With regard to dated posts, those only exist if the blogger/webmaster decides to leave them intact. Otherwise, the various posts/articles can easily appear without date/timestamps giving the look and feel of any other site.
Hi Chris, I posted my response instead of taking up too much space in the comments.
A great question and I hope we concentrate on the answers.
The disadvantage of a Wiki is that all tagging and organizing must be done manually. But that’s not such a big deal.
Nick, from what I’ve seen so far of the Shopify app, the lines between blogs and ecommerce will be blurred even further. It looks like an interesting ecommerce solution they’re cooking up (done with Rails, surprise surprise!)
Markus, thanks for the tip on PMWiki, I’ll take a look. I’m using TXP for my new project only because I understood how it works better than WP, or any other I’ve seen. I love its simplicity and seems fairly lean and powerful. My biggest disappointment though is how it handles Categories – very inflexible and could do better. Would like to see tagging built into the core of TXP.
I go with Nick … everything is blending. For my current project I am analyzing a blog community (LifeType), a blog CMS (Textpattern) and some Wikis which also do a pretty nice job in blogging and publishing.
Right now I am really thinking of ditching Textpattern in favor of a Wiki Farm realized with PMWiki plus a blog web for users realized in a sub domain with LifeType. The reason for that is that I am feeling a little bit uncomfortable with Textpattern regarding the usability and the limitations to only have one ‘site’. And the Wikis also give you a great freedom to blog if you want to.
What I do think is that blogging created a new fresh style in spontaneous publishing. Always new, always fresh and please don’t think to much about web pages in the classical way. First publish and then think about structures if quantity has reached a critical mass. In an old school website project you would first think about the structures ‘what do we have to have’ and ‘how do we present it’. And then you would have to stick with it until the next ‘relaunch’. Blogs and Wikis made it possible to have the structure just as a second thought! This will stay if it is called blogging or whatever.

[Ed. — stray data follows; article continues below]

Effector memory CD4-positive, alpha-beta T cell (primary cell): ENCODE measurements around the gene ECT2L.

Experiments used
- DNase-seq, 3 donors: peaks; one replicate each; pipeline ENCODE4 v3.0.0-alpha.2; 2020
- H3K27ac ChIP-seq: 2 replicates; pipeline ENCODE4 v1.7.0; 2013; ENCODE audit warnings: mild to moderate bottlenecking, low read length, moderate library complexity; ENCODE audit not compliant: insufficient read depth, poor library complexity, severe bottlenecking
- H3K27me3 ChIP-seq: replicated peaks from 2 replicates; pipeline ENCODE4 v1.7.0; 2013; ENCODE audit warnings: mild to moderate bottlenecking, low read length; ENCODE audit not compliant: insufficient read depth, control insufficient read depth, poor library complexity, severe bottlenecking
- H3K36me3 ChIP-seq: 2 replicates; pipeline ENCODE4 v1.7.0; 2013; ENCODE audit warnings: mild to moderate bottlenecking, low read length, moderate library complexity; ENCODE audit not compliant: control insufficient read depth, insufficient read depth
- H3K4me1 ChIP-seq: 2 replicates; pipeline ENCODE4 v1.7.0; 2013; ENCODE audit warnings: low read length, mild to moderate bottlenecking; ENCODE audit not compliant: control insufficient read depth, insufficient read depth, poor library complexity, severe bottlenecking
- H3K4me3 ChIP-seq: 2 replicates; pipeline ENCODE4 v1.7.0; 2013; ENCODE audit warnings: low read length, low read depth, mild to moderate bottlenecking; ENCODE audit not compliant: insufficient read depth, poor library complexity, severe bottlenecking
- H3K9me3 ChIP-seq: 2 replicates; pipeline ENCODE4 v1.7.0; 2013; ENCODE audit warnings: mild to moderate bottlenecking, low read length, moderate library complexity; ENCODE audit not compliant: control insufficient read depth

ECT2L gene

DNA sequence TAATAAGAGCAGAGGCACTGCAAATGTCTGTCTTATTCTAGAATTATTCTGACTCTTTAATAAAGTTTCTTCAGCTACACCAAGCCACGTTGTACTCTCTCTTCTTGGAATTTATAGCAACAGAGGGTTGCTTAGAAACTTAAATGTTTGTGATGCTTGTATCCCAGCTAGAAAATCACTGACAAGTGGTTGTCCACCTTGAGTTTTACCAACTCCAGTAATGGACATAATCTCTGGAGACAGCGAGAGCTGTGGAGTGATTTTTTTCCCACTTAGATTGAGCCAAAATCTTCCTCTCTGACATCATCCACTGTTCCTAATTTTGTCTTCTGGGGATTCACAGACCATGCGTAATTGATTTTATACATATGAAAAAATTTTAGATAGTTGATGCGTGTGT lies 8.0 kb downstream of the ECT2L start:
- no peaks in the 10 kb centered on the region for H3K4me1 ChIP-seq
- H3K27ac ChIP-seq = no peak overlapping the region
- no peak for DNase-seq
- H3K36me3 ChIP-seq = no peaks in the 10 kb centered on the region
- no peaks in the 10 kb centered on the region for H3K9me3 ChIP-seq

As I wrote in one of my more abstract recent blog articles (Tribal trends in professional Blogging) pro blogging must become more ‘professional publishing’ then just gossiping and recycling some content found on the Internet. Managing ads and doing affiliate marketing is not ‘bloggish’ at all. It’s work and it it’s no real fun to do it except for the money which eventually will flow.
Side note: When I started to inject affiliate marketing into my pages my writing productivity just went down because I hated to do that ‘work’.
For me the border between a personal blog and publishing a professional website is reached when you start to think in structures and publish articles which must not be really time dependent but more in-depth content. Editorial structures also offered by blogs are tags, categories and ressorts. Then there is of course a time line to follow. Fresh content must be created in certain cycles. The readers expect that like they expect it from a daily newspaper or any other scheduled publication.
I don’t see myself as a blogger but more as a content creator and presenter. The same with revenue … clients won’t pay you necessarily for blogging but they do pay you for getting them a steady attention from potential customers. To reach that goal you have to think about the appropriate tools … only one of them on the publishing workbench is called blogging!
Ecom sites come closer to blogs via comments and general “conversational awareness”, blogs come closer to ecom sites when vendors inevitably start shipping more advanced ecom modules with their software.
It will all blend, just not today.